Under his watch, it increased 54% in the first three years, and with the costs of the Fiscal Cliff agreement added it is now just under $20 trillion.
It will grow much more when Obamacare gets fully implemented. Plus, the payroll taxes just went up.
New to the Poli-Sci Lexicon

As I wrote in an earlier article, we are now a Spendocracy rather than a Republic, and our political decisions are based more on Crisisocracy than Democracy.

But this growth of government spending is just beginning--if the Obama team gets its way. The Administration will likely use this same crisis technique again in the Debt Ceiling debates of February 2013. After all, this technique is extremely effective.

The only way to overcome this is for Republicans in the House of Representatives to simply vote against such proposals.
Just say no.
Let the crisis come. Let at least one of these crises come. Call the President's bluff.
This isn't an extreme or populist view. It's actually the moderate, balanced approach.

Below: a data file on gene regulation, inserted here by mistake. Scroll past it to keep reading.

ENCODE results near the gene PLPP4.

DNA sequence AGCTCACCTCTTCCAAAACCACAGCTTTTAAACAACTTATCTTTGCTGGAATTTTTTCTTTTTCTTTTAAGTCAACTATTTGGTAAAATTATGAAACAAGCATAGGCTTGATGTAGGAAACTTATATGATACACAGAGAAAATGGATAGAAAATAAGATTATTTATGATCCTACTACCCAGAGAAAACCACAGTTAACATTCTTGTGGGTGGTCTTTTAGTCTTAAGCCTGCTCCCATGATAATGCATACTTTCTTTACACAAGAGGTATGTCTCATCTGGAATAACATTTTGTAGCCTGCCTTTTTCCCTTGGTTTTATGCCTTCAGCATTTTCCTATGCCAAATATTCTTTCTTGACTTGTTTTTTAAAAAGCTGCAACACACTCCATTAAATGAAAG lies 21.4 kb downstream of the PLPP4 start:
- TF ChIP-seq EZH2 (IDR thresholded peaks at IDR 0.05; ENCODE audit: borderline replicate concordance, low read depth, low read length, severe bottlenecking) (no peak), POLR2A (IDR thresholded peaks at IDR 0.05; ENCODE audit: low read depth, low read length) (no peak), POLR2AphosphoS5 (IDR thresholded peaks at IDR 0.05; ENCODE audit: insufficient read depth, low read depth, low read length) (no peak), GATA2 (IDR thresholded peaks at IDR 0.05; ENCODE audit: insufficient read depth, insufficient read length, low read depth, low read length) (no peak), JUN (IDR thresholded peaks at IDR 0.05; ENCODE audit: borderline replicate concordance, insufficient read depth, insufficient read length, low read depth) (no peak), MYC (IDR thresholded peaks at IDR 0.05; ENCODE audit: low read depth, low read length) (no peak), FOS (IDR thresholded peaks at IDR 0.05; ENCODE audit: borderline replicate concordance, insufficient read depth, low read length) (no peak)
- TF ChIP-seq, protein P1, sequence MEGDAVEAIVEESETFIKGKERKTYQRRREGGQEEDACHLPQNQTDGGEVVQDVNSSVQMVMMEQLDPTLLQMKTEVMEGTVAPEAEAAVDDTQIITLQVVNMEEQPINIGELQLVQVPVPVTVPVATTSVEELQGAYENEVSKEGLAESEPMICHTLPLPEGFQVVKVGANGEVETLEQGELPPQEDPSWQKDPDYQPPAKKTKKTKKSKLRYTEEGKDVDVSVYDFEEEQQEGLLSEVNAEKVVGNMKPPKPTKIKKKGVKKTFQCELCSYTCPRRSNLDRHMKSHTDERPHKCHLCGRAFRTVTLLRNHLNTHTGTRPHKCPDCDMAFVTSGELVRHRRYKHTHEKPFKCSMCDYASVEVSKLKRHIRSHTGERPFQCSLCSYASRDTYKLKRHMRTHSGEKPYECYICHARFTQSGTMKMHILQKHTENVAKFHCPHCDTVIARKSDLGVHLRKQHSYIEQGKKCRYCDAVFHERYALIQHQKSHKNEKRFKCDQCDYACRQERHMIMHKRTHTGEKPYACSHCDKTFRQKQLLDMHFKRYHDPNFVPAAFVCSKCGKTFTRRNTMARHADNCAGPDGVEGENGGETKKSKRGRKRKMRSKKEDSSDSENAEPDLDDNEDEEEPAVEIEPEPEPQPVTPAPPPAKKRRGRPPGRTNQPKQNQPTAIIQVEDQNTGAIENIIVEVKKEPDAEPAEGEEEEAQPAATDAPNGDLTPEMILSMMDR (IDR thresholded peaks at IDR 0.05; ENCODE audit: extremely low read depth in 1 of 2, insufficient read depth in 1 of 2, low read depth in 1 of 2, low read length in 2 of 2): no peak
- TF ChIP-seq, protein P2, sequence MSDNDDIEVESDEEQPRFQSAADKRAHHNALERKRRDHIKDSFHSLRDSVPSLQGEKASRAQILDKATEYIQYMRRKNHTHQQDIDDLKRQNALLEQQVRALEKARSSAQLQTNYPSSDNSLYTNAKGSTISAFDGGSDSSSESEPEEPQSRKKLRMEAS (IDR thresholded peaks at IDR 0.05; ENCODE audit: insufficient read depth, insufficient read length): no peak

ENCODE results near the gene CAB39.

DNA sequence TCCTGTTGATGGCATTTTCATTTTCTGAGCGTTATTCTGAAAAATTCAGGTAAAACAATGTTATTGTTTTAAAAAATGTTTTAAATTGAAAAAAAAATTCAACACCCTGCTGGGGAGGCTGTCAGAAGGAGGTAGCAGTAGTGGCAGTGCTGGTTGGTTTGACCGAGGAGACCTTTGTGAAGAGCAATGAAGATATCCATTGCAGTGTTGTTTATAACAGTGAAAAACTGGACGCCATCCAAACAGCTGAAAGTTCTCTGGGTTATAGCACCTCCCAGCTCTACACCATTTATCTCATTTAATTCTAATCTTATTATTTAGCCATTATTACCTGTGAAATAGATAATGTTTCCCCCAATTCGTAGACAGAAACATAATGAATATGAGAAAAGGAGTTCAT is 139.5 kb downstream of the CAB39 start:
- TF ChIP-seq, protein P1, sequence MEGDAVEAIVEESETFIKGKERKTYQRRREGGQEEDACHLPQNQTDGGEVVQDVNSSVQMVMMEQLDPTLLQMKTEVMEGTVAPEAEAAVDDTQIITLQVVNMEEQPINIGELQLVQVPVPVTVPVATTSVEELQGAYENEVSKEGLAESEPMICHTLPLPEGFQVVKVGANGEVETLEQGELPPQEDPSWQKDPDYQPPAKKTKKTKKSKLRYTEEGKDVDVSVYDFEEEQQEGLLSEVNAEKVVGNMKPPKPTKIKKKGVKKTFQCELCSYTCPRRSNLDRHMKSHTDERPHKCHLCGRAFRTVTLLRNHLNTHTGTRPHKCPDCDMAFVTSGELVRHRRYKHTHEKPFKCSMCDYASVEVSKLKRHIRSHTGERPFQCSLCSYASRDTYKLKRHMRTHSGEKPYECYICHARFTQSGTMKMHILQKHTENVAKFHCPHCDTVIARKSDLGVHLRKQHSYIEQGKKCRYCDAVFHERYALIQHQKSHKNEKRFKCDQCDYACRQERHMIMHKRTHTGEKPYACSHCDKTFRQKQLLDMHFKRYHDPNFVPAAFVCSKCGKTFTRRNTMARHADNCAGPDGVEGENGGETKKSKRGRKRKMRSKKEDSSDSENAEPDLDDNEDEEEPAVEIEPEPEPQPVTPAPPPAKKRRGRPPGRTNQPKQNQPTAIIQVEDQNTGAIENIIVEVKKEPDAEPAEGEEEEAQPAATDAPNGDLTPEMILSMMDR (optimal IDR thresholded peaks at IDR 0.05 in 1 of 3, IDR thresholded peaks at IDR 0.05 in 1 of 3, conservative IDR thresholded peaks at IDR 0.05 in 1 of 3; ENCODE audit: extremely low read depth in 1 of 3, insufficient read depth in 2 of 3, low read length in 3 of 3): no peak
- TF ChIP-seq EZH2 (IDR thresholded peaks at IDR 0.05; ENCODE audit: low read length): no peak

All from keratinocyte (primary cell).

Think about it. If Republicans had refused to give into this tactic in 2011 and just let the government shut down for a few days, it wouldn't have come up in the debt ceiling debate.
If they had allowed the debt ceiling to be raised later in 2011, the Obama team wouldn't have dared try this method on the Fiscal Cliff.
If Republicans had stood firm and voted down the Fiscal Cliff deal, the White House could not use this type of negotiation in the February 2013 debt ceiling debate.
"But we would have drastically hurt the economy," the critics respond.
This is exactly wrong.
It's correct in the short term, but in the long term the opposite is actually true.
Let's be clear: If Republicans vote down the Obama proposal in one of these big crises, it will certainly have a negative short-term impact on the economy.
But the negatives aren't nearly as big as those caused by voting for these proposals and continuing to increase our federal spending, national debts and government deficits.